All posts filed under: Social Life

Fashion High Tea

A couple weeks ago, I attended the Fashion High Tea with some friends. The event was held at Zen Garden and included food, drinks, music, artisan stalls where you could shop, and of course a fashion show. I didn’t stay for the fashion show. I would have, but things kicked off at 2 pm and I had another event that night. I needed to pace myself and take a breather in between. This is not to say that I didn’t have fun. It was nice to dress up and be out with girlfriends. It was nice to be out in a setting that was casual and not stuffy, and yet everyone looked fantastic. My friend, @anelegentleman on Instagram, would have approved of the event and of all the stylish people in attendance (men too!). Several of the most fashionable were wearing designs by my friend Sarah (in the white, red, and yellow dress). I was off brand but I changed into one of her dresses later that night for a party. Her designs were a …

The Awkwardness of Saying Hello

I have friend back home. Let’s call her Kelly*. Kelly is originally from California. Kelly is a hugger. I am a New Yorker. I don’t touch people. It took a while to get used to greeting Kelly. My usual verbal greeting would not suffice. Handshakes, fist bumps, high fives, none of that would work. She went in for the hug. I mean real hugs, not the quick 5 second hugs. I used to joke that saying hello to her involved getting to second base. I do hug some people, close friends and family. Kelly is now a very good friend. I’ve accepted her cultural values of greeting people by West Coast Make Out Hug. Little did I know that this would be good practice for me. I now have to physically interact with people in order to say hello. There is touching. There is a lot of touching. I am not yet used to it. I’m trying. I’m really working on it. I think I can do the hug. I now know that I pretty …

Bizarre Bazaar Christmas Market

The other weekend, desperate to break free of U.S. election depression, we reached out to some friends. It was time to get out of the house. It was time to do something fun and see that there is still good in the world. It was time to snap out of that funk. (Not complacent, mind you. Just no longer being catatonic.) They invited us to join them and some others at the Bizarre Bazaar in Karura Forest. The bazaar is held twice a year. There is one in June or July that is basically a crafts fair. Then there is one in November that is a Christmas Market. Side Note: Normally I would have said a Christmas Market in November would be too early. I like to do one holiday at a time. However, we don’t do Thanksgiving in Nairobi. So, it’s all fair in my book. The market was lovely. In the center there was food and drink—good German beer and food from Brew Bistro. There was a stage with various dances and performances. …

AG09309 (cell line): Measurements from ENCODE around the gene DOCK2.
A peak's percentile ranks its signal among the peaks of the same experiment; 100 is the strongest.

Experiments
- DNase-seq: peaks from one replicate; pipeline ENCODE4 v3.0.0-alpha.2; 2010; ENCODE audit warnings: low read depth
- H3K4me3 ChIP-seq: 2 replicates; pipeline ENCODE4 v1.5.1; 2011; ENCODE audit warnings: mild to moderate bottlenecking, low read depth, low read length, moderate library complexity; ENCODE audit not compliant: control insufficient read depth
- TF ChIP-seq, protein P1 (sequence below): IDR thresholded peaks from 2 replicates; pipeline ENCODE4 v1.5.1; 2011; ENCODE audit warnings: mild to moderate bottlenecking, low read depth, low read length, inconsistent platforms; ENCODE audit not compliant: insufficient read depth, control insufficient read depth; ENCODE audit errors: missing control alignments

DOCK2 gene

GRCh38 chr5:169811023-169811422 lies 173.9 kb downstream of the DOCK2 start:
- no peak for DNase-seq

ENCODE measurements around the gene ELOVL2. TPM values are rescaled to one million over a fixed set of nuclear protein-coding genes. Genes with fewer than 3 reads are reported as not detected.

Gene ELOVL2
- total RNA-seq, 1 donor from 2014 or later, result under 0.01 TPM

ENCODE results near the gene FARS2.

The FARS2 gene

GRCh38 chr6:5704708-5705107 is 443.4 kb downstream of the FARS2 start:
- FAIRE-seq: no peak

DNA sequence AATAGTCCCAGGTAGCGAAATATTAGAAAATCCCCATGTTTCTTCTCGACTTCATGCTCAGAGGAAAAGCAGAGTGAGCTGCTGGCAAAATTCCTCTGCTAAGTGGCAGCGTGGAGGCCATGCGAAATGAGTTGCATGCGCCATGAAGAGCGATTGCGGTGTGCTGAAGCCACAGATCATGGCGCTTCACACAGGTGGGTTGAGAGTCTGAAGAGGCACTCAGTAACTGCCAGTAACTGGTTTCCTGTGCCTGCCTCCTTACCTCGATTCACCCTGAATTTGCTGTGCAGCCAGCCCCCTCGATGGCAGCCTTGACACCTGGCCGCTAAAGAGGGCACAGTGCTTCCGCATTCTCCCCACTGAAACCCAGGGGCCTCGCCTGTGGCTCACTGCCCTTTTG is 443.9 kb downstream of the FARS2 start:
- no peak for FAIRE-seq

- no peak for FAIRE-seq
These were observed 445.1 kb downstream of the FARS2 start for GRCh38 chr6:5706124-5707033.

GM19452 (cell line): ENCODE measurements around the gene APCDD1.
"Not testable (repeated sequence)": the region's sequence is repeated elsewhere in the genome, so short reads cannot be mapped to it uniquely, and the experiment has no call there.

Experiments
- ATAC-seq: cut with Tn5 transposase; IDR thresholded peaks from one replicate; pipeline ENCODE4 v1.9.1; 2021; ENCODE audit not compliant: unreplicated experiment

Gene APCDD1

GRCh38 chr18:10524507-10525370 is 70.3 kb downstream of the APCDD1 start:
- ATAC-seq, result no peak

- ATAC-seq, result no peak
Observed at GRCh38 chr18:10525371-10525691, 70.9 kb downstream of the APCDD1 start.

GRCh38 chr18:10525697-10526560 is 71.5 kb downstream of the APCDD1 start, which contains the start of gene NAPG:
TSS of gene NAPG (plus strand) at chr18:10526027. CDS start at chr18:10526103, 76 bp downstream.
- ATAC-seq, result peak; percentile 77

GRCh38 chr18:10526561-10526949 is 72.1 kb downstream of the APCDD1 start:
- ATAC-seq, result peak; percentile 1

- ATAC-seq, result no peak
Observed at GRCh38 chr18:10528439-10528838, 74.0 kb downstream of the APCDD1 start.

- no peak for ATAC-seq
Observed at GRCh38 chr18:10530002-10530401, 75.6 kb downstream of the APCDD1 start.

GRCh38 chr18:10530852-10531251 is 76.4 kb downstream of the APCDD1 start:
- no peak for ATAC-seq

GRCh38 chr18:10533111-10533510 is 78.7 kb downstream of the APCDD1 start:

Me, grown up. I look just like this. Art Credit: Bitstrips.

The Third Culture Kid as an Adult Expat

Here I am, middle-aged and all grown up if not altogether mature. (Yes, I look just like that Bitstrips illustration. Actually, I kind of do.) I grew up as a Third Culture Kid and then spent my entire adult life (up until a year ago) in a very international city. Now, I’m an expat in Nairobi (which is another international city). Did my upbringing prepare me for my life today? Yes, it did. No, it did not. Which is it? It’s both. I was totally used to moving. Yes, but now I was leaving the only place that had even been home. I never had a home to leave before. I didn’t know what that was like. It’s harder than I thought it would be.  I have no issues picking up and going to a different continent. Yes and no. Going off on a new adventure? No problem! But I had to think through a lot more. I had to consider my career. I had to think about what it would be like for women …

Me

Third Culture Kids

I grew up as a Third Culture Kid. What is that? In general, Third Culture Kids are those who grow up in a culture/country that is not native to either parent. How this occurs can vary greatly, but the crux of it is that the formation of your identity is not tied to that of either parent or even necessarily of where you are living. You become your own culture (taking in bits and pieces from all that you experience). In my case, this was coupled with moving frequently and on an international basis. In many ways, that made me an open-minded and well-rounded adult. I always had a good sense of geography. I am pretty good at languages. I know how to get out there and make friends. I am culturally sensitive. I love to travel and learn about other cultures. I know how to assess what I value, be it things or people. I know what is truly meaningful versus what is just stuff that I don’t need to take with me. (I have been referred …